Exhaust Valves

  • Christopher Heinl
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4 years 1 month ago #911 by Christopher Heinl
Replied by Christopher Heinl on topic Exhaust Valves
Thanks Steve. I’ve worked closely with my mechanic for the last three annuals, and he has tought me about the danger of the prop while doing the compression check. And the hangar/shop is off limits to any young’ens while maintence is being done.

Thanks,
Chris

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4 years 1 month ago #910 by STEVE ELLS
Replied by STEVE ELLS on topic Exhaust Valves
Chris, Please take a few minutes with your mechanic to make sure you understand the dangers involved during compression testing. If you aren't competent at the procedure that prop can swing with purpose. Always stay clear of the prop arc when the cylinder is pressurized--it's no place for grandkids to be playing while you're testing compressions. Be safe

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4 years 1 month ago #909 by Christopher Heinl
Replied by Christopher Heinl on topic Exhaust Valves
Hey Steve.

Yes my mechanic uses the master orifice compression tester. I may order one myself and check my compressions at oil change intervals. Can’t hurt, and since I’ll have my grandkids with me at times I want to assure my engine is healthy.

Again, many thanks for taking the time to address my concerns.

Chris

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4 years 1 month ago #908 by STEVE ELLS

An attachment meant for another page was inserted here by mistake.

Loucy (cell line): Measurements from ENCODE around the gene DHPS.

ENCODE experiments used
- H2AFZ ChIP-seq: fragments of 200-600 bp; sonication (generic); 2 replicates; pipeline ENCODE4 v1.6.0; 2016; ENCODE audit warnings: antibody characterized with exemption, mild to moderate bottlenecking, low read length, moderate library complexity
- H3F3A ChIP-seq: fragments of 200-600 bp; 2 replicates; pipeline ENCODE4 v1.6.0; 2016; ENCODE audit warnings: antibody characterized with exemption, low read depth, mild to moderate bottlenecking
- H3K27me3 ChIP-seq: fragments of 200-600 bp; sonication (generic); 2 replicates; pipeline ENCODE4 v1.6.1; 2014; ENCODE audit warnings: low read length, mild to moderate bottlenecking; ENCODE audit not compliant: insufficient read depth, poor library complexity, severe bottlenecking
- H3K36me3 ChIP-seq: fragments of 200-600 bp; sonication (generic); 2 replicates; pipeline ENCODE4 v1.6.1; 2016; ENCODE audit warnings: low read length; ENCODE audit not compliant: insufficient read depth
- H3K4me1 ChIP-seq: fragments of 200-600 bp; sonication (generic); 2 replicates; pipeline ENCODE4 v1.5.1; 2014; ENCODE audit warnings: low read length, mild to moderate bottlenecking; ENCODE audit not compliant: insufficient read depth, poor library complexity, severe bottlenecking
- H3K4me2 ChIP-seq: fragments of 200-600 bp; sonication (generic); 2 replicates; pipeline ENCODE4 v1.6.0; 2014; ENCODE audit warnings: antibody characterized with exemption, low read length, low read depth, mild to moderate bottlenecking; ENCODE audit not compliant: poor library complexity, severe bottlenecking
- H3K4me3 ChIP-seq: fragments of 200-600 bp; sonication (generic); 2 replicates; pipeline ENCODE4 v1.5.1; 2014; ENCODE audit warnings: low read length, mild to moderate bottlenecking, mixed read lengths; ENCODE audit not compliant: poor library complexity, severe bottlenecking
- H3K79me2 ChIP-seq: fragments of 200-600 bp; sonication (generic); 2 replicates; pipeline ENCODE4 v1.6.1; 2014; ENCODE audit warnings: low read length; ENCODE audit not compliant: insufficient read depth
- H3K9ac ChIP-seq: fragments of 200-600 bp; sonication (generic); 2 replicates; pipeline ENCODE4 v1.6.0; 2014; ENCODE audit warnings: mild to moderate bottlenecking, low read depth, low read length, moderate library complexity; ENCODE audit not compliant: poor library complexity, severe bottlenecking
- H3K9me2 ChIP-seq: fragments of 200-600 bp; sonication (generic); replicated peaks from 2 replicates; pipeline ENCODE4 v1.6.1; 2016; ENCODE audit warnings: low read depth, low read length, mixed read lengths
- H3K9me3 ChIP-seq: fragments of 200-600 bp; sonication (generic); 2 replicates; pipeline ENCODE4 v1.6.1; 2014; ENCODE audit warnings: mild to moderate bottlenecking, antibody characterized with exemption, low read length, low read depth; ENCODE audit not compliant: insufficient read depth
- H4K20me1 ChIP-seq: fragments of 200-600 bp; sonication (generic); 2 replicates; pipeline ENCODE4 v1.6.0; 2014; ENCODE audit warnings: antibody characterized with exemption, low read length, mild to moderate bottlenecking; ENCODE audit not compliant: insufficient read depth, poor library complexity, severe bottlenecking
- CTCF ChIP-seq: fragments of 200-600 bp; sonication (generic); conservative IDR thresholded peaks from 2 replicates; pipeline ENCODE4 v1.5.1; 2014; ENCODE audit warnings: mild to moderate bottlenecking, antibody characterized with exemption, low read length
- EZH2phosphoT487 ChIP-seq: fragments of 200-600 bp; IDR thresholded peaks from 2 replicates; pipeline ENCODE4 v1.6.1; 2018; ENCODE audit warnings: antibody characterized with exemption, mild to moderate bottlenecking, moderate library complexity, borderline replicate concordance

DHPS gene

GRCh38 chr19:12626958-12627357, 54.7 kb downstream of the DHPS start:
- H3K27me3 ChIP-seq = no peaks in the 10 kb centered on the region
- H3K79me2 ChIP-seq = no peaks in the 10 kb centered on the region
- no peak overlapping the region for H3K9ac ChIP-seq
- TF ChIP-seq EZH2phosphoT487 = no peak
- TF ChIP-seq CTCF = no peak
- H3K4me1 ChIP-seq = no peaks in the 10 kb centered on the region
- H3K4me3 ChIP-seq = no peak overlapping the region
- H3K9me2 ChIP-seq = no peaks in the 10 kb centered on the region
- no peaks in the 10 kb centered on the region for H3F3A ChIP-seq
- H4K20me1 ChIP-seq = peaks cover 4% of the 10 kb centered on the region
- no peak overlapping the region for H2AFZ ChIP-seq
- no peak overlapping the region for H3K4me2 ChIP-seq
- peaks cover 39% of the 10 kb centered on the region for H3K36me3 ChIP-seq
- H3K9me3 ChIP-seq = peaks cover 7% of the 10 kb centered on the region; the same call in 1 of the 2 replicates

Replied by STEVE ELLS on topic Exhaust Valves
Hi,
Continental has published very definitive guidelines to determine the airworthiness of its cylinders. In order to follow the Continental guidelines, compression readings must be determined using a compression tester with a calibrated orifice. The old guidelines that are printed in AC 43.13-1--any cylinder with compressions lower than 60/80--. are worthless in determining airworthiness of a Continental cylinder.
The correct tool to use is a compression tester with a built in Master orifice. You can get one here: www.aircraftspruce.com/catalog/topages/a...2.php?clickkey=25770 .
As long as your compressions are above the value shown when the air pressures are routed through the calibrated orifice, and the borescope inspection shows no hot spots on the exhaust valve, the cylinder is airworthy.

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4 years 1 month ago #907 by Christopher Heinl
Replied by Christopher Heinl on topic Exhaust Valves
Thanks Steve. I appreciate your willingness to answer members questions. My engine shop did all the work you suggested, and they covered the repair. And $200 is cheep insurance so I bought the borescope you suggested. Hopefully I’ll have no more issues, but I already have compressions in the sixties in new cylinders. Wish me luck.
Thanks again, Chris.

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4 years 1 month ago #906 by STEVE ELLS
Replied by STEVE ELLS on topic Exhaust Valves
I wish I had a good answer for you. The guide valve alignment must have been inaccurate when it came out of the Superior.
Did you call Superior to see if they would pay for the work and parts under warranty?
If the engine shop that replaced the parts ground the valve seat perpendicular to the guide axis, and ground the seat correctly you shouldn't have any more valve problems for a long time.
I suggest you get your mechanic to inspect the exhaust valves with a borescope to see if there's any evidence of poor seating and overheating on the other cylinders. If he doesn't have a borescope I recommend the Vividia VA 400 from Oasis Scientific. Cost is $200. Get it here: www.aircraftspruce.com/catalog/topages/vividia12-04891.php .
Let me know what you find.
Thanks

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